Bottom Line: Happy endings a long way off at Tiphook

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The Independent Online
AS TIPHOOK shares embarked on their latest roller-coaster ride yesterday, some fund managers will have smiled ruefully and thought: 'I told you so.' The container leasing company's rapid expansion, huge debts and a host of other queries have long provided a heady cocktail for the doubters.

Over the past year, Tiphook has tried hard to appear as candid as possible, producing reams of financial information. Yesterday's warning that profits will fall 20 per cent short of expectations covered five pages and was accompanied by further details of the sale of 9,532 of its older and less attractive trailers.

Tiphook blames the profits shortfall on the recession. The trailer operation has continued to lose money as some 44 per cent of Tiphook's trailers have stood idle.

The trailer sale will return the business to a profitable utilisation level of about 75 per cent and will also save Tiphook about pounds 15m a year, mostly by reducing depreciation.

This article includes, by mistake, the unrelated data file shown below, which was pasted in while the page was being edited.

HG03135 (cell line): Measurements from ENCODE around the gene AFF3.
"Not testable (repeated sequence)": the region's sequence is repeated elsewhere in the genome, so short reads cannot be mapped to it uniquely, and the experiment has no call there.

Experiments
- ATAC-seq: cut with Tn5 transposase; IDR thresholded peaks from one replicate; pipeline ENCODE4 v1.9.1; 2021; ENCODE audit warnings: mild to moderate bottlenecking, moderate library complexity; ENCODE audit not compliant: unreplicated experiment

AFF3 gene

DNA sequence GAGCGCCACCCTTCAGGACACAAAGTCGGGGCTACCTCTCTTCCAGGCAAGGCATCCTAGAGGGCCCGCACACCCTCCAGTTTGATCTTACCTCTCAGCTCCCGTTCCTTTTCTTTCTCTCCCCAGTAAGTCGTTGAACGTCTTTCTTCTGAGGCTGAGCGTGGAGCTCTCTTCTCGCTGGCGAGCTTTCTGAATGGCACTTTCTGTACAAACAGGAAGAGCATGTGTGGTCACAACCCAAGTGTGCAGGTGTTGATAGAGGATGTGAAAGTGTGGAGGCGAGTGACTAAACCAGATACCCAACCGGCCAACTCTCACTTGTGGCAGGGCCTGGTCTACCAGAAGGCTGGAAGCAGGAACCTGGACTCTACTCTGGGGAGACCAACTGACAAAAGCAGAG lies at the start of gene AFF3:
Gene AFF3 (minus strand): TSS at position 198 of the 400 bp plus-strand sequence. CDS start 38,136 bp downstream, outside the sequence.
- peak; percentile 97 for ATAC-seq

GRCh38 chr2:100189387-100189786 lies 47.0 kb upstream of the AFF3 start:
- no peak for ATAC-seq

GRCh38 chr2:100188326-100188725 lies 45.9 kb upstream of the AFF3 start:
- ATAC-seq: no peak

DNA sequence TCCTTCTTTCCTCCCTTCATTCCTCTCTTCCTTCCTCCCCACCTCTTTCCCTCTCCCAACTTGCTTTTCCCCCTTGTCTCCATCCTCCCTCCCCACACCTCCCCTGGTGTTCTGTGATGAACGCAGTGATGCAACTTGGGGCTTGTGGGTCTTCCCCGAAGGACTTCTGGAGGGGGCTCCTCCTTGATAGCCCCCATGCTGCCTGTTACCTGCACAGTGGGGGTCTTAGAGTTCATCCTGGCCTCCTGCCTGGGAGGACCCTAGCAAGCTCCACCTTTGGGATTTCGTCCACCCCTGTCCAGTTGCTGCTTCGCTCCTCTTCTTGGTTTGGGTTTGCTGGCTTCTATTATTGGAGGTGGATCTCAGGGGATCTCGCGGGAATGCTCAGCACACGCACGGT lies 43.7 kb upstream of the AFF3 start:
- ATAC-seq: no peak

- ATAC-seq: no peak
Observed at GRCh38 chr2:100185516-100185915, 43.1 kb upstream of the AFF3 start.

However, the deal will bring in little cash. The quid pro quo is that Tiphook is committed to buy pounds 387m of new trailers from the manufacturers to which it is selling its old equipment. It will make an initial 'deposit' of pounds 109m, which means it will see little of the estimated pounds 130m fetched by the trailers.

This deal may throw up a handy pounds 16m profit over the trailers' book value, but it also leaves Tiphook with a huge five-year investment commitment and postpones the reduction in its borrowings. It must be wondered whether Tiphook could have arranged to buy the new equipment more cheaply and more flexibly without the connected sale of unprofitable assets. The company's powerful new rival, General Electrical Capital Corporation, which has just bought TIP Europe, will be able to buy more cheaply.

Tiphook's redemption of pounds 150m of preference shares also poses questions. These shares were covered by a loan covenant requiring interest cover of 1.5 times, believed to be the most likely trigger point for bankers' concern. Tiphook, which should make pre-tax profits of pounds 55m or more, says, however, that it has plenty of headroom over its covenants.

Tiphook's profits remain highly sensitive to small falls in container and trailer utilisation rates. With the German economy likely to drag Europe into recession, an investment with the company still involves many risks, notwithstanding signs of recovery at home. It would take a brave investor to hang on to see if the story has a happy ending.